What’s it about?
Two women, a man, a boy approaching manhood and a girl becoming a woman face their own crisis of confidence in that short burst of creativity during the late 70’s when punk flared then disappeared as quickly as it came. At its core, a 55 year-old mother is frustrated at her perceived inability to raise her 15 year-old son into manhood.
What did we think?
Stephen Scott says: Coming of age isn’t only for pre-pubescents. The revelations of this share-house-moulded, psuedo-intergenerational family prove it. An endearing exploration of how an individual’s response to the realisation of “this is as good as it gets” changes – with a sharp focus on the pivotal point of puberty via 15, 17 & 24 year-old perspectives.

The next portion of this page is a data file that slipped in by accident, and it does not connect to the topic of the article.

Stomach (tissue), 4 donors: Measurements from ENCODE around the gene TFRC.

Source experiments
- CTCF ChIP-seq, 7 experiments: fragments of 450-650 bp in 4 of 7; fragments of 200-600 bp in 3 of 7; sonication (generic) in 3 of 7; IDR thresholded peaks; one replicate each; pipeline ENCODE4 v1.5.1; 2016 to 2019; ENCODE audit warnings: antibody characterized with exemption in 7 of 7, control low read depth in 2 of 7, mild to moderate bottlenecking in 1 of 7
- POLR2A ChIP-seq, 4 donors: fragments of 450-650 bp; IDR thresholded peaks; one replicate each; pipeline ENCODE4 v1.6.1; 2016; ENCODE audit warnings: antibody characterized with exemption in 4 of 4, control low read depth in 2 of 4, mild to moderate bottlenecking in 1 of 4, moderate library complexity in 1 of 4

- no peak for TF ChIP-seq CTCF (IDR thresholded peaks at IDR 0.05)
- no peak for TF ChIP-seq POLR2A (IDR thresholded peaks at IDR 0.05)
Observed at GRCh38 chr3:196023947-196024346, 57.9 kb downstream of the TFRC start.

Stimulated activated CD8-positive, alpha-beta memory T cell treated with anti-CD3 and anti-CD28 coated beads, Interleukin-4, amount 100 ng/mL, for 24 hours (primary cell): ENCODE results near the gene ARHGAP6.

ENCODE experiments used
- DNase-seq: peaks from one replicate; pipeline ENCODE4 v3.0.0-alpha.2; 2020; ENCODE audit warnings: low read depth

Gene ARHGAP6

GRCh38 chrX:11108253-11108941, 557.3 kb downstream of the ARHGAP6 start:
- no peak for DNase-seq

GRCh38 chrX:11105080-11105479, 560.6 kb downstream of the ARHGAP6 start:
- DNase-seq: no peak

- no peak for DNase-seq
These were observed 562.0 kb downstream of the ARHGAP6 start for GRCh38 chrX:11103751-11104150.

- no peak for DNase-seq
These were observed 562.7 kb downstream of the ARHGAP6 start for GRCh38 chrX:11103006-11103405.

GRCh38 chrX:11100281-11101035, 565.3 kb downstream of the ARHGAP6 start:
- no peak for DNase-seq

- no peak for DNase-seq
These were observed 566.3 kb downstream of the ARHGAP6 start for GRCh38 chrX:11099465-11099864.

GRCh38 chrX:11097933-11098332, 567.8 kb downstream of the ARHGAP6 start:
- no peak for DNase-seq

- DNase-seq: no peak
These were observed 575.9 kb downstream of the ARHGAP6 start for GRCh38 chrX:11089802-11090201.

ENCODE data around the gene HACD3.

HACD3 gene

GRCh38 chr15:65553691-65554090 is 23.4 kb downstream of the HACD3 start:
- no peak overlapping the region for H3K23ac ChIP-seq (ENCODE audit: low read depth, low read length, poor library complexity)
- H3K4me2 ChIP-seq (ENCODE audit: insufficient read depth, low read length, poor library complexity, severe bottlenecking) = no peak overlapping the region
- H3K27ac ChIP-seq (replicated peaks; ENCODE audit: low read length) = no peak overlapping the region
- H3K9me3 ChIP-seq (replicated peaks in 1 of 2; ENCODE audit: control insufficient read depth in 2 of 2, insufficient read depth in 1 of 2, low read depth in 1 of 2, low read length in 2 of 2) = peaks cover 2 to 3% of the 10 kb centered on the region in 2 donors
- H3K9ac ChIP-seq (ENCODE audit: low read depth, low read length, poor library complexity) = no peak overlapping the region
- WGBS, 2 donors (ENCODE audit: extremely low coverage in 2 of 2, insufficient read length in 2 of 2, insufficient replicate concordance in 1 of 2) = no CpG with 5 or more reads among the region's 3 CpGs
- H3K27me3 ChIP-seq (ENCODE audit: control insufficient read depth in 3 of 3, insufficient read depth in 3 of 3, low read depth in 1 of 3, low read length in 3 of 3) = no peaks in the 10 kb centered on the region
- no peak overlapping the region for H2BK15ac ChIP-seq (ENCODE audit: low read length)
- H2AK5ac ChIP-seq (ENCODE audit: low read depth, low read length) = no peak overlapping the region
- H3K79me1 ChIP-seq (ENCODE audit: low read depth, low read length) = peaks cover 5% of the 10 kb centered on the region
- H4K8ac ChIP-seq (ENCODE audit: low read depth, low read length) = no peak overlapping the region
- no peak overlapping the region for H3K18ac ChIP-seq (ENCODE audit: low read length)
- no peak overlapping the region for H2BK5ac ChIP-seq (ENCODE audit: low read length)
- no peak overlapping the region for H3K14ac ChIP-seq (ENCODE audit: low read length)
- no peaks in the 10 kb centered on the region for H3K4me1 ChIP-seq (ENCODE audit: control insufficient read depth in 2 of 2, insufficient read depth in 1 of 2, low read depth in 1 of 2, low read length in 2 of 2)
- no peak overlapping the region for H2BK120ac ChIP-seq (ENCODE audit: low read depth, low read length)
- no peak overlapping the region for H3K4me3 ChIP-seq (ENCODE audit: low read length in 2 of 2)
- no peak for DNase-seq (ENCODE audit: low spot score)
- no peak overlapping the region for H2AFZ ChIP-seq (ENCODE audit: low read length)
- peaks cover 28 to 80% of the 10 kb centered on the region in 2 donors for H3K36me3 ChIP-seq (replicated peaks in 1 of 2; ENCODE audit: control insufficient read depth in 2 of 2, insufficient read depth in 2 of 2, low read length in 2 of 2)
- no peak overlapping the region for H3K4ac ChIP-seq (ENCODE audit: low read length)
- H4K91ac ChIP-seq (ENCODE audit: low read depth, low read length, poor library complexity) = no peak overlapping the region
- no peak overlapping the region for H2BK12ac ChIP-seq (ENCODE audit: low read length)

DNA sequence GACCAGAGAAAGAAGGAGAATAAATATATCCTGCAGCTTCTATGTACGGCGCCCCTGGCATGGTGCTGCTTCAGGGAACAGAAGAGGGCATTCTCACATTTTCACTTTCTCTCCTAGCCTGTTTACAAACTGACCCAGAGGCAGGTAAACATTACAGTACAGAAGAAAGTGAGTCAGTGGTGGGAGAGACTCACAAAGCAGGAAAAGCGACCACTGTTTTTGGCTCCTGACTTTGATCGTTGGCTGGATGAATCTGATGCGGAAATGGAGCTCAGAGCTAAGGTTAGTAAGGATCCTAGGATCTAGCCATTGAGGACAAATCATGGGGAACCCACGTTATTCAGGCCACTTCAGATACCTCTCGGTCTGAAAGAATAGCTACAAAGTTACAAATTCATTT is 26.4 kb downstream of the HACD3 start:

It’s vexing pinpointing what is so enthralling about this nebulous reflection on everything and nothing. Perhaps it’s best left to the bohemian Abbie’s wistful explanation of the musical ineptitude of punk musicians: “it’s really interesting what happens when your passion is bigger than the tools you have to deal with it. It creates this energy that’s raw. Isn’t it great?”.